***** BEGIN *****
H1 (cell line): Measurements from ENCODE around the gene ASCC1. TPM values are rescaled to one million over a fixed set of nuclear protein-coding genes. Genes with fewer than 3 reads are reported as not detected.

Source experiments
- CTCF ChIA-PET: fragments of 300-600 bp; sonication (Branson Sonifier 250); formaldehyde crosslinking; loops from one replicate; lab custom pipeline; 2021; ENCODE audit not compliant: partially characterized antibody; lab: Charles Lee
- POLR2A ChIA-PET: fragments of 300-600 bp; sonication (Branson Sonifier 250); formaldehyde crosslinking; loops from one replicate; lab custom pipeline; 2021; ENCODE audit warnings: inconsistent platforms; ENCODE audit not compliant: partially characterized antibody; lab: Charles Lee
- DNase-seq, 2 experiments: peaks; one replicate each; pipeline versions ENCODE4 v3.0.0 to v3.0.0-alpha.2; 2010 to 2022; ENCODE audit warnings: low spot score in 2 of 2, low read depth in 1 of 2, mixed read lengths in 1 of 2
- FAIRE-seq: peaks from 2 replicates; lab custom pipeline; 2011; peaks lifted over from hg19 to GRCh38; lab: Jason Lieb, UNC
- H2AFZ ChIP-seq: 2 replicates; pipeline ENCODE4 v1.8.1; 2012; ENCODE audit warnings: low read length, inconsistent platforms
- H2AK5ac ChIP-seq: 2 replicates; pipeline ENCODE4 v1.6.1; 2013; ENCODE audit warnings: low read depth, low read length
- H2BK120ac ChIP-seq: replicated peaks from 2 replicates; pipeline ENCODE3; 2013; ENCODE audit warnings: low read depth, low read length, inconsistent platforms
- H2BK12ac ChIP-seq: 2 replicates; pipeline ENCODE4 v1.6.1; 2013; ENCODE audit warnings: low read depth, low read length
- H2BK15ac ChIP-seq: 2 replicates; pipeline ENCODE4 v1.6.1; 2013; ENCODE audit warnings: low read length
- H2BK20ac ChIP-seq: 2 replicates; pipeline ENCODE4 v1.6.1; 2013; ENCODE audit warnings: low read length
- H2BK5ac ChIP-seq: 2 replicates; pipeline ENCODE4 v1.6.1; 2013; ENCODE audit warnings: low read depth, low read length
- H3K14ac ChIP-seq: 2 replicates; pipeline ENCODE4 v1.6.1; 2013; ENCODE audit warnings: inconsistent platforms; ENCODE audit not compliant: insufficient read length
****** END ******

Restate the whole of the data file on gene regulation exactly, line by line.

H1 (cell line): Measurements from ENCODE around the gene ASCC1. TPM values are rescaled to one million over a fixed set of nuclear protein-coding genes. Genes with fewer than 3 reads are reported as not detected.

Source experiments
- CTCF ChIA-PET: fragments of 300-600 bp; sonication (Branson Sonifier 250); formaldehyde crosslinking; loops from one replicate; lab custom pipeline; 2021; ENCODE audit not compliant: partially characterized antibody; lab: Charles Lee
- POLR2A ChIA-PET: fragments of 300-600 bp; sonication (Branson Sonifier 250); formaldehyde crosslinking; loops from one replicate; lab custom pipeline; 2021; ENCODE audit warnings: inconsistent platforms; ENCODE audit not compliant: partially characterized antibody; lab: Charles Lee
- DNase-seq, 2 experiments: peaks; one replicate each; pipeline versions ENCODE4 v3.0.0 to v3.0.0-alpha.2; 2010 to 2022; ENCODE audit warnings: low spot score in 2 of 2, low read depth in 1 of 2, mixed read lengths in 1 of 2
- FAIRE-seq: peaks from 2 replicates; lab custom pipeline; 2011; peaks lifted over from hg19 to GRCh38; lab: Jason Lieb, UNC
- H2AFZ ChIP-seq: 2 replicates; pipeline ENCODE4 v1.8.1; 2012; ENCODE audit warnings: low read length, inconsistent platforms
- H2AK5ac ChIP-seq: 2 replicates; pipeline ENCODE4 v1.6.1; 2013; ENCODE audit warnings: low read depth, low read length
- H2BK120ac ChIP-seq: replicated peaks from 2 replicates; pipeline ENCODE3; 2013; ENCODE audit warnings: low read depth, low read length, inconsistent platforms
- H2BK12ac ChIP-seq: 2 replicates; pipeline ENCODE4 v1.6.1; 2013; ENCODE audit warnings: low read depth, low read length
- H2BK15ac ChIP-seq: 2 replicates; pipeline ENCODE4 v1.6.1; 2013; ENCODE audit warnings: low read length
- H2BK20ac ChIP-seq: 2 replicates; pipeline ENCODE4 v1.6.1; 2013; ENCODE audit warnings: low read length
- H2BK5ac ChIP-seq: 2 replicates; pipeline ENCODE4 v1.6.1; 2013; ENCODE audit warnings: low read depth, low read length
- H3K14ac ChIP-seq: 2 replicates; pipeline ENCODE4 v1.6.1; 2013; ENCODE audit warnings: inconsistent platforms; ENCODE audit not compliant: insufficient read length